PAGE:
|Ground:||Raeburn Place, Edinburgh|
|Scorecard:||Scotland v Surrey|
|Event:||Surrey in Scotland 1892|
DateLine: 4th February 2013
A start was made yesterday at the Grange ground, Raeburn Place, Edinburgh, with this contest, the most important on the Scottish cricket card of 1892. Fortunately the weather was of the most brilliant description, and there was a large and fashionable turnout of spectators, the largest, indeed, on record for the first day of a Scottish cricket match.
The visitors had the good luck to bat first, and making every use of their opportunity they occupied the wickets for the entire day, and when stumps were drawn at 6.30 they had scored 391. Towards this grand total W.W. Read contributed 156 in his own polished style, Shuter, Lohmann, Maurice Read, and Lockwood also materially assisted in raising the score.
The home fielding generally was good, MacGregor, Wauchope, Stevenson, and R.H. Johnston shining in this department, the last named bringing off one of the finest catches ever witnessed at Raeburn Place. Scott, though he only captured a couple of wickets, bowled well, his analysis at one time reading eight maiden overs for one wicket.
Play will be resumed today at noon, and should the weather hold good, an interesting day's cricket may be anticipated. The following will show the run of the game,
Shuter, with customary luck, beat Balfour with the toss, and naturally elected to take the first of the excellent wicket which Terry had prepared for the occasion. At 12.15 Baldwin and W. W. Read faced the deliveries of Robertson and Steele, the last named taking the pavilion end.
From the outset the batsmen played good cricket, and despite fine bowling, frequently changed, backed up by close fielding, the score was taken to 69 before Baldwin fell a victim to Macgregor's dexterity at the wickets. The outgoing batsman claimed 25 made in pretty fashion.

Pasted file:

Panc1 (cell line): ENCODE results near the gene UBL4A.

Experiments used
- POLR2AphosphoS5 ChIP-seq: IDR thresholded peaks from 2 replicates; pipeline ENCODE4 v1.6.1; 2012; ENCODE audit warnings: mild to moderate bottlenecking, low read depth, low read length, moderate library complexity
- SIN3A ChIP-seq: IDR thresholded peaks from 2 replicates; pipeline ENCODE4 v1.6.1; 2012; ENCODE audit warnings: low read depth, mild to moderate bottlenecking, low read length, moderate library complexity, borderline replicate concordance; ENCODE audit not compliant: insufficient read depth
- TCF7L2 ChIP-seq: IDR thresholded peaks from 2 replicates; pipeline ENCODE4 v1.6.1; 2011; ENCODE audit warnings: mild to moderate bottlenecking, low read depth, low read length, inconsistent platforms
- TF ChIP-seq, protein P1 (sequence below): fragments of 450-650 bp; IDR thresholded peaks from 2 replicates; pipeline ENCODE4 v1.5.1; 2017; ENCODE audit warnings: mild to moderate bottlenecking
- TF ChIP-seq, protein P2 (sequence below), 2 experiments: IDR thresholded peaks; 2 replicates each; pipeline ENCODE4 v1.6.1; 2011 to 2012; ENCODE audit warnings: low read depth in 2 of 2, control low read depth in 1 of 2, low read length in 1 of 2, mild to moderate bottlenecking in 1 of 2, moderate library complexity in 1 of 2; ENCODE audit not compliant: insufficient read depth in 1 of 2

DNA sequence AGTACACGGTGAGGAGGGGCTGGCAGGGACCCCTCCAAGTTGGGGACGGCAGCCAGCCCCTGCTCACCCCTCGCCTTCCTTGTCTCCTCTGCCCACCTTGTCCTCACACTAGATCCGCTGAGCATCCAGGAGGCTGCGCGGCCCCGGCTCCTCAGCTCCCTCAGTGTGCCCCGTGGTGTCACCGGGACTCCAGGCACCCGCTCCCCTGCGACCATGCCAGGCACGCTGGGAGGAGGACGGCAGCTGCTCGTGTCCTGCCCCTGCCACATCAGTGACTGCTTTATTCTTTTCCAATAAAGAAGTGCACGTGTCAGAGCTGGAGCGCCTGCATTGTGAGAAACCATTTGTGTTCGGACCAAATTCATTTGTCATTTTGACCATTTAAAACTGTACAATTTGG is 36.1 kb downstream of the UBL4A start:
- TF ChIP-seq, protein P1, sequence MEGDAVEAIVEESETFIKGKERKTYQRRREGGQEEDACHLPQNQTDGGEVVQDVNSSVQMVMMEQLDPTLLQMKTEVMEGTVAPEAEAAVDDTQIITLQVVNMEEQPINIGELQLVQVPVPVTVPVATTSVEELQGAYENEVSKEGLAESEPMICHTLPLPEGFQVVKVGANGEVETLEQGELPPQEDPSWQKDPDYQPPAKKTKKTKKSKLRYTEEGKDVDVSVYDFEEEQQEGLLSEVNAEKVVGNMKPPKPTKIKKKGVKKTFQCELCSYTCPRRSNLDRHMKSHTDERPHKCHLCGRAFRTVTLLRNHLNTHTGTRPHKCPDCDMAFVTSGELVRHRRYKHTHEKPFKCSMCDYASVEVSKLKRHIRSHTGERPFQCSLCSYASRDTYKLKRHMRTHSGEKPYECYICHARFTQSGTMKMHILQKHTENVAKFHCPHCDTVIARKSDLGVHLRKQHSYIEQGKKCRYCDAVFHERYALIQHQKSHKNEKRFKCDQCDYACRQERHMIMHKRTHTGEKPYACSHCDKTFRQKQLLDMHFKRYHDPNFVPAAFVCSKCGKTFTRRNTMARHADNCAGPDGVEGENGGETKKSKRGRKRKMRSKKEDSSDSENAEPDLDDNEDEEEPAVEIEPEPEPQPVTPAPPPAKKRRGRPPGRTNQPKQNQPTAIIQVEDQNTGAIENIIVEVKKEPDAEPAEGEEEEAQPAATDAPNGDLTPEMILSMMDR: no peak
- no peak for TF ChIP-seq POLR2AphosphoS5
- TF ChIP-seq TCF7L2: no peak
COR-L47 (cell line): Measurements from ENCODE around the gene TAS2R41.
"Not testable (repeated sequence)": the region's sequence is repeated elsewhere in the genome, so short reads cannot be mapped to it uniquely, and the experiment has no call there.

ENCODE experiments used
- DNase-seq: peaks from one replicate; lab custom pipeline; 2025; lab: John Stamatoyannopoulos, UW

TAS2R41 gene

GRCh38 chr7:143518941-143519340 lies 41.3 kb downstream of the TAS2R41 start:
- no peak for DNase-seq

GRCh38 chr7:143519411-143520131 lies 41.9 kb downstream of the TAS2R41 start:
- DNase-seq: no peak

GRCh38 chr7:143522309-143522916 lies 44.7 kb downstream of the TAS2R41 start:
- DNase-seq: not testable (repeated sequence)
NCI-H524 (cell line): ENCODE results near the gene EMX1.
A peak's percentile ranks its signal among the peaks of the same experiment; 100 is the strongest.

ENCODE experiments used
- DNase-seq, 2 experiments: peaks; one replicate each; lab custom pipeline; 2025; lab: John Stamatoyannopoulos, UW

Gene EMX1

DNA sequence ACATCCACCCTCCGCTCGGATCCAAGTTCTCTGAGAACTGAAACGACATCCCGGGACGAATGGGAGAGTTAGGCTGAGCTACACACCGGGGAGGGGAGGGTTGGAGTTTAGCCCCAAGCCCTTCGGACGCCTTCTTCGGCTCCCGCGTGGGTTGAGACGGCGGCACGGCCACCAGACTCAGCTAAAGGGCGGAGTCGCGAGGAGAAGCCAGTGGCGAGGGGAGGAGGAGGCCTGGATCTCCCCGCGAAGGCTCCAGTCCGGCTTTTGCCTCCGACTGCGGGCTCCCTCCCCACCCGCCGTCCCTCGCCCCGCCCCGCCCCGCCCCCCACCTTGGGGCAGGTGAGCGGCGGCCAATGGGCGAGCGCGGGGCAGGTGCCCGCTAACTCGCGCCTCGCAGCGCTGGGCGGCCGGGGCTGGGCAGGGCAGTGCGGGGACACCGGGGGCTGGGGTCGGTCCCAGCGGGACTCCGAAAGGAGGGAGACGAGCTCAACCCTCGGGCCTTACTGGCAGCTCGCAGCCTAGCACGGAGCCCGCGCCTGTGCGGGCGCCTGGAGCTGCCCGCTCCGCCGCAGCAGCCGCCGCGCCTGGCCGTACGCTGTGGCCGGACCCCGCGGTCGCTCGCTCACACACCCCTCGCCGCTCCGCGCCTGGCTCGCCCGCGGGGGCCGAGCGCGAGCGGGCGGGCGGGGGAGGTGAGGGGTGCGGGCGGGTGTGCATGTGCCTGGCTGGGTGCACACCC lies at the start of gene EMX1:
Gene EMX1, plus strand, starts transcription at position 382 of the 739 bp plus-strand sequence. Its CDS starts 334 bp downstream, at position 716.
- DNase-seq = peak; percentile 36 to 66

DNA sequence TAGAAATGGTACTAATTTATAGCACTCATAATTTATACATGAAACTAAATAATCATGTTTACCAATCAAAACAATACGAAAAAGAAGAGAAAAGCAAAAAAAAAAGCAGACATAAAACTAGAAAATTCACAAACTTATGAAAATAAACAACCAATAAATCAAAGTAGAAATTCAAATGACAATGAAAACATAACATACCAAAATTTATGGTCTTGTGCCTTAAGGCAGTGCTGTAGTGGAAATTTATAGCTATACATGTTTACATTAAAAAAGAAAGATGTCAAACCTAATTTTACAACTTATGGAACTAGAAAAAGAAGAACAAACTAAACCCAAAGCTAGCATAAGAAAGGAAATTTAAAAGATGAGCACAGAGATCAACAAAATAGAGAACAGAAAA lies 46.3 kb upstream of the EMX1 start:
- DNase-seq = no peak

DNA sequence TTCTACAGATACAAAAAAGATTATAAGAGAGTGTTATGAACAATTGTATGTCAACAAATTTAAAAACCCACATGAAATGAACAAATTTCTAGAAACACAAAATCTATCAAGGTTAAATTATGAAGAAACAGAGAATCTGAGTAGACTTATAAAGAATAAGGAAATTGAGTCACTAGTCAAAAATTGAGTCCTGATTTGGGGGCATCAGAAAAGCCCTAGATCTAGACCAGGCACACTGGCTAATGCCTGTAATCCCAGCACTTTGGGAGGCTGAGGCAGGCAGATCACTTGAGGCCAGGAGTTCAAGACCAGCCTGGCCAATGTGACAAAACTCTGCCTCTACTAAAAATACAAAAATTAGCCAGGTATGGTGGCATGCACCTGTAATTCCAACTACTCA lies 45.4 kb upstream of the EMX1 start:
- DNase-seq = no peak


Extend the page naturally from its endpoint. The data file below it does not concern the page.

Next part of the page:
Lohmann joined Read, and the pair kept their wickets intact until lunch time, when the score stood at 108. Resuming after luncheon, Robertson and Steele took up the attack. The batsmen soon had the measure of the bowling, and with a fine off-drive the amateur completed his hundred amid general cheering, the score then being 171.
With the total at 182, Read hit a ball high into the air, and though Steele waited patiently for the ball, he dropped it. The very next ball, however, proved too much for Lohmann, who retired amid loud cheering for a freely hit innings of 44. The Reads were now together, and the second century was soon hoisted, the result of two hours and three quarters play.
The batsmen made another stand, and several bowling changes were resorted to. At 258 Palmer smartly caught and bowled W.W. who had been batting three hours and twenty minutes for his 150. Mr Read's innings contained one 5 (4 for an overthrow) and twenty five 4's, and on returning he was loudly and deservedly cheered for a stylish display of all round cricket.
His namesake did not long survive, a magnificent catch by R.H. Johnston, took the ball low down in front of the pavilion rails, leading to his downfall. The indicator showed 259 for 4. Abel made a short stay, MacGregor smartly stumping the little man from Stevenson's lobs when he had only 14 to his credit.
Shuter and Lockwood were then associated, and both treated the spectators to some lively batting. The total was carried to 331, when the professional was bowled with a beauty from Steele when he had made 24. Shuter and Henderson carried the total to 359, when the visiting captain was brilliantly held in slips by L.M. Balfour.
Mr Shuter was awarded a fine reception on retiring, his 58 having been compiled in his customary free and graceful manner. Henderson was secured at square leg by Fleming, who waited patiently for the catch. Just as the fourth century was being reached, Stevenson found his way to Wood's wicket. The next ball settled Sharpe, the innings closing for 391.
This contest was brought to a conclusion at the Grange ground, Raeburn Place, Edinburgh, yesterday, the Surrey eleven being returned the winners by the substantial majority of an innings and 247 runs. The batting of the Scotsmen was intensely disappointing, for at their first attempt they could only put together the paltry total of 44 runs. At the second attempt they certainly did better, but their display was much below anticipations, some of the cracks being easily disposed of.